My little rant for today.
I work about 6 blocks from the Whitehouse, I've lived in DC metro my whole life. But I've never protested anything. Some where inside I've always wondered that it would be neat to go and protest on the mall. I've never felt an issue enough to protest.
While we don't have a march in mind, I feel very strongly about the state of MS treatment, I would stomp around the mall and rabblerouse for this cause. Though, I don’t thing this is where we want to go. While I don't believe we are deliberately deceived, I also don't believe we get anything close to full disclosure. Somewhere in that vast grey area is how I see the state of "modern neurology".
So where do we start? Sarah knows it took a good amount of head banging to get over my skepticism. I’m not really ready to start spreading the word until Kim and I see some results in her disability. Then, even if I help folks discover the way of CPn, it’s so frustratingly hard to find a doctor. How can we get this message out?
Death is number 10 on the EDSS, it’s not like it’s hidden. It’s pretty darn clearly stated in a most frighteningly clear way. But, yes, neurologists don’t tell folks about this. But then again, I don’t know that I would if I were a neuro either. It’s not really where I’d encourage a patient to be. Please don’t jump on me yet. All I’m trying to say is …….. back up – I coach my son’s baseball and basketball teams. We have limited time, about 2 hours a week to practice. In those few precious hours, I want to get the most benefit into the kids as possible. I want them to leave practice ready and fired up for the next game. As a coach I’m all about encouragement, mentoring and directing the mind toward an attitude of positive strength. There is no positive result to be obtained from telling a kid the negatives.
So all I’m getting at is that I’d want my neurologist to be hopeful, positive and encouraging. I’d want to leave his office feeling empowered with a reason to fight. If I were a neurologist, I’d likely not tell folks that MS can kill you. That’s my perspective and my reasoning. With this limited, tiny slice of “modern neurology”, I’m ok with it.
But, the inability to have openness for other ideas besides autoimmunity is frustratingly dumbfounding. The field has been chasing around autoimmunity for DECADES. I know because as you can well imagine I have STACKS of articles on my desk of stuff I’ve printed up and read from lots of medical journals. Stuff about B cells, T cells, Dendritic cells, NF-KB, Cytokines, and just about every other MS doctor word you can think of. I own my own copy of McAlpine’s MS 2006. I have more MS paperwork on my desk here at work than I do my actual accounting work.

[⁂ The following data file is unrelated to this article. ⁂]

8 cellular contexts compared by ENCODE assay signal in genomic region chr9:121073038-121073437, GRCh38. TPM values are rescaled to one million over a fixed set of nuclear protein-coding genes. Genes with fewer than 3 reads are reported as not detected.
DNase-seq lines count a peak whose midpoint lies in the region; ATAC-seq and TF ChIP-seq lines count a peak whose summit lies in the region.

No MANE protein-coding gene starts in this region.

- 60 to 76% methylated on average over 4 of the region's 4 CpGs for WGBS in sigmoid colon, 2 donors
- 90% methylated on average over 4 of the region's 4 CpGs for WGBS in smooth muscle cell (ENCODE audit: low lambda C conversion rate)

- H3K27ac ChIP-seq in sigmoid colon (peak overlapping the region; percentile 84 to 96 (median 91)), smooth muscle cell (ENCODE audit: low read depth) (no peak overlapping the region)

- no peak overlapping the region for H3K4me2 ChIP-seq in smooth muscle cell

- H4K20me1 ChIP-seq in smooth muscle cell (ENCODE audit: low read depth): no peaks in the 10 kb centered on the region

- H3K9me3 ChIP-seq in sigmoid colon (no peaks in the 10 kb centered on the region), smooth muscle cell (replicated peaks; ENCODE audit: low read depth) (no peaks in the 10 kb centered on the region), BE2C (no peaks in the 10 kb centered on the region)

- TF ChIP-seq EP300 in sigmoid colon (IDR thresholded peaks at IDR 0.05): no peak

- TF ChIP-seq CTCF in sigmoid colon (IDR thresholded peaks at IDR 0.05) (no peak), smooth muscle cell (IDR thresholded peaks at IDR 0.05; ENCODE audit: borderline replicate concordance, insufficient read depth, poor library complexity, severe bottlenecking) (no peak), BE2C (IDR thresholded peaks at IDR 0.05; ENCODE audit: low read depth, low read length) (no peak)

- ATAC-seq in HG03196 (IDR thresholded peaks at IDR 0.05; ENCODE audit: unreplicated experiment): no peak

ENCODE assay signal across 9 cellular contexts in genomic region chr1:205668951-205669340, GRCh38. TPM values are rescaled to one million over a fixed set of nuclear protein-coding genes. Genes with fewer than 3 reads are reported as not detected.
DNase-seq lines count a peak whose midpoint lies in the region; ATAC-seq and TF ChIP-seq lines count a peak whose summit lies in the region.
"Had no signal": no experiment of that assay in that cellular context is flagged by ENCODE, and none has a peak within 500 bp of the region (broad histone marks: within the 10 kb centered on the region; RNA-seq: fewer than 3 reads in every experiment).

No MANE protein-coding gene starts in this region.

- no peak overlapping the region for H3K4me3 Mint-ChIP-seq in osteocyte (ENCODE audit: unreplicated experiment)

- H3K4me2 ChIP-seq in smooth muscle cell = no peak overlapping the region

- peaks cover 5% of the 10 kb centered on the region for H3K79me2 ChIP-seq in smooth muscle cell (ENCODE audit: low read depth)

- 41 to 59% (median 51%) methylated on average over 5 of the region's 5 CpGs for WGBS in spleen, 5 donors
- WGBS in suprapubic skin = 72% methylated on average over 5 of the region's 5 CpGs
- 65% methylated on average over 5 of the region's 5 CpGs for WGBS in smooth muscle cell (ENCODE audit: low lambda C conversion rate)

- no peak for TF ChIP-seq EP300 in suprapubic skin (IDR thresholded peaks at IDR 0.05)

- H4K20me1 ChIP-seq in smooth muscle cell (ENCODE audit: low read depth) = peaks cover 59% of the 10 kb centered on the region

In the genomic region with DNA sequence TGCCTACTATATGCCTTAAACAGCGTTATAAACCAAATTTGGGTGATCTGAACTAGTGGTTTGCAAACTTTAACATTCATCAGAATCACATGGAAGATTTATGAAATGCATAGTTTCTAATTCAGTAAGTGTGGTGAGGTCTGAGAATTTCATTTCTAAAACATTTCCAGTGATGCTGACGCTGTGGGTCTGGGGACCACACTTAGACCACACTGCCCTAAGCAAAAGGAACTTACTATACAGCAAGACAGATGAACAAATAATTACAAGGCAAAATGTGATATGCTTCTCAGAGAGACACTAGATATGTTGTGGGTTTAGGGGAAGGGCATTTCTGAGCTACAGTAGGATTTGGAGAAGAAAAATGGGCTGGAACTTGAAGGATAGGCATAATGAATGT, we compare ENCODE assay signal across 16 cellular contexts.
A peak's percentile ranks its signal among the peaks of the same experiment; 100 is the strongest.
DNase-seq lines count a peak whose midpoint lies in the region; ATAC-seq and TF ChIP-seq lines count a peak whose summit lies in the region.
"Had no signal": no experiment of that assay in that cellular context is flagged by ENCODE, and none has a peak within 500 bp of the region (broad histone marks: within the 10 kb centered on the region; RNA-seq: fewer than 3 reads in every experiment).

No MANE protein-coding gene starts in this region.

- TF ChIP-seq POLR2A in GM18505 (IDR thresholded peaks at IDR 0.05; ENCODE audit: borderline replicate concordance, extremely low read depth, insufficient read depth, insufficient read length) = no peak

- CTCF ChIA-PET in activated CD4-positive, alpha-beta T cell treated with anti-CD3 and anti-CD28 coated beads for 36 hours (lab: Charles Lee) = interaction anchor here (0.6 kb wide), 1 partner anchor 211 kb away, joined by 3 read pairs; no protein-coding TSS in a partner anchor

Hey, maybe, just maybe it’s a bug.
So I’m all over taking MS away from the neurologists and giving it to someone else like immunologists or even dentists. I’m not opposed to the part about wanting the give the patient a good mental sense of hope, but I’m down right opposed to unwillingness to think. Now, I do understand that the insurance companies are the folks who did this to us. I fully comprehend that doctor developed science can’t be applied by doctors, until some insurance person who knows nothing about medicine has agreed that applying the knowledge won’t cut into next year’s raise. I also understand that doctors like the free Avonex pens and Rebif notepads they get, without which it would be nearly impossible to run a medical practice. I understand that David didn’t kill Goliath with his bare hands.
1) Lobby Oprah to have Sarah on as a guest.
2) Develop a pamphlet to hand out at MS events.
3) Get a super famous person with MS on the protocol.
So that’s my rant for today. If it didn’t feel like a rant find a Lewis Black video on the internet (homeland security is a good one) and then reread this post in a ranting way.
Have a Great Weekend, I’m gonna play in the snow!!! Ken
It would be really nice to be able to put links in here
If I have included a bad link, google the word "Scholar", click link for "Google Scholar". Search for the name of the paper and author in Google Scholar.